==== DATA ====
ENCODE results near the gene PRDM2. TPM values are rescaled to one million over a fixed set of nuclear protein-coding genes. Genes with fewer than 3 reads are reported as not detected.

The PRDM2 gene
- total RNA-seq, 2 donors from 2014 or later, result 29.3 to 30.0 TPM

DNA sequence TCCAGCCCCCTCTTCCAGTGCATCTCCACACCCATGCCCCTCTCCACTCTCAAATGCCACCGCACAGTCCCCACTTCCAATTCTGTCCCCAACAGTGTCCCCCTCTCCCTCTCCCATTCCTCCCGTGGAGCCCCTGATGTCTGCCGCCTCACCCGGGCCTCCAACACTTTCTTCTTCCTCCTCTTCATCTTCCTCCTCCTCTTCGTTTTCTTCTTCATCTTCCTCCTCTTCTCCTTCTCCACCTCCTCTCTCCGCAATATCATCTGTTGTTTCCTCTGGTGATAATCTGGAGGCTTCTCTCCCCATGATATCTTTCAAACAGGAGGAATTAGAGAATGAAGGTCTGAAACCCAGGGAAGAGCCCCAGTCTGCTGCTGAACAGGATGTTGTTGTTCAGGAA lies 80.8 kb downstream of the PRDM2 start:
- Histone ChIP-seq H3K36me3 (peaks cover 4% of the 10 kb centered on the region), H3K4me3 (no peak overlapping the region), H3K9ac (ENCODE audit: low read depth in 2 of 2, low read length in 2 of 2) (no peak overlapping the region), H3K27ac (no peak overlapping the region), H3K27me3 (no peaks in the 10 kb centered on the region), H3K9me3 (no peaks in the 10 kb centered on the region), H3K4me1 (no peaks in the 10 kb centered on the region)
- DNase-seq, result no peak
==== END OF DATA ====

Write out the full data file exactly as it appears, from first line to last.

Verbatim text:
ENCODE results near the gene PRDM2. TPM values are rescaled to one million over a fixed set of nuclear protein-coding genes. Genes with fewer than 3 reads are reported as not detected.

The PRDM2 gene
- total RNA-seq, 2 donors from 2014 or later, result 29.3 to 30.0 TPM

DNA sequence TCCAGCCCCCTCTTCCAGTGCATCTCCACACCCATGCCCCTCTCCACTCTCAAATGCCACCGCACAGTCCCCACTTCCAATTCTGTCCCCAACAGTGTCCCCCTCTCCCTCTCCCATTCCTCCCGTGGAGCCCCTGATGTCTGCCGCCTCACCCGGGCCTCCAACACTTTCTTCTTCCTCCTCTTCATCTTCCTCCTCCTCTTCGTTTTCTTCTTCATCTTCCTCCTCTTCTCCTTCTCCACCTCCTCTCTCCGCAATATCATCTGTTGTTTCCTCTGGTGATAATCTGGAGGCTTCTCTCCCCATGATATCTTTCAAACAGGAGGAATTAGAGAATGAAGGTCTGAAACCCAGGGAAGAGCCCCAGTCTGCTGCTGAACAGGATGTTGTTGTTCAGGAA lies 80.8 kb downstream of the PRDM2 start:
- Histone ChIP-seq H3K36me3 (peaks cover 4% of the 10 kb centered on the region), H3K4me3 (no peak overlapping the region), H3K9ac (ENCODE audit: low read depth in 2 of 2, low read length in 2 of 2) (no peak overlapping the region), H3K27ac (no peak overlapping the region), H3K27me3 (no peaks in the 10 kb centered on the region), H3K9me3 (no peaks in the 10 kb centered on the region), H3K4me1 (no peaks in the 10 kb centered on the region)
- DNase-seq, result no peak